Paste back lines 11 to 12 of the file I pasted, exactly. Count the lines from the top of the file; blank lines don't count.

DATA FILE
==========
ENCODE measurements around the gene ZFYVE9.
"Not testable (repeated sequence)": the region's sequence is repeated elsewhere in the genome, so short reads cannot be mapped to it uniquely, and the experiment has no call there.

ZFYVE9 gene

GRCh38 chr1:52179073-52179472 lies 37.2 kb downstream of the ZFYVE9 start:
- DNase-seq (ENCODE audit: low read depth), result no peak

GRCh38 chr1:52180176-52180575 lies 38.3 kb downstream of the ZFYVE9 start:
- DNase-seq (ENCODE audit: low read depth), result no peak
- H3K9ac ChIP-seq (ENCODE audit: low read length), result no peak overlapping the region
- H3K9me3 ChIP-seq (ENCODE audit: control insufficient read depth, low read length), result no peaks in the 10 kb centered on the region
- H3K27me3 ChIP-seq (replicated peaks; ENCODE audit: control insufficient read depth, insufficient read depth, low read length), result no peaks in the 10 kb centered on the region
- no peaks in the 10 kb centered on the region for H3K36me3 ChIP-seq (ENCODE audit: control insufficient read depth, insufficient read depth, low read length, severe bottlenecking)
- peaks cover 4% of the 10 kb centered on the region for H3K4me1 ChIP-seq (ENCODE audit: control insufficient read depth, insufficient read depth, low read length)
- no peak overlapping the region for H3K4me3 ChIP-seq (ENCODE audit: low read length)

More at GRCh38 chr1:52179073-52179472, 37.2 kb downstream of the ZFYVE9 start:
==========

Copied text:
- no peaks in the 10 kb centered on the region for H3K36me3 ChIP-seq (ENCODE audit: control insufficient read depth, insufficient read depth, low read length, severe bottlenecking)
- peaks cover 4% of the 10 kb centered on the region for H3K4me1 ChIP-seq (ENCODE audit: control insufficient read depth, insufficient read depth, low read length)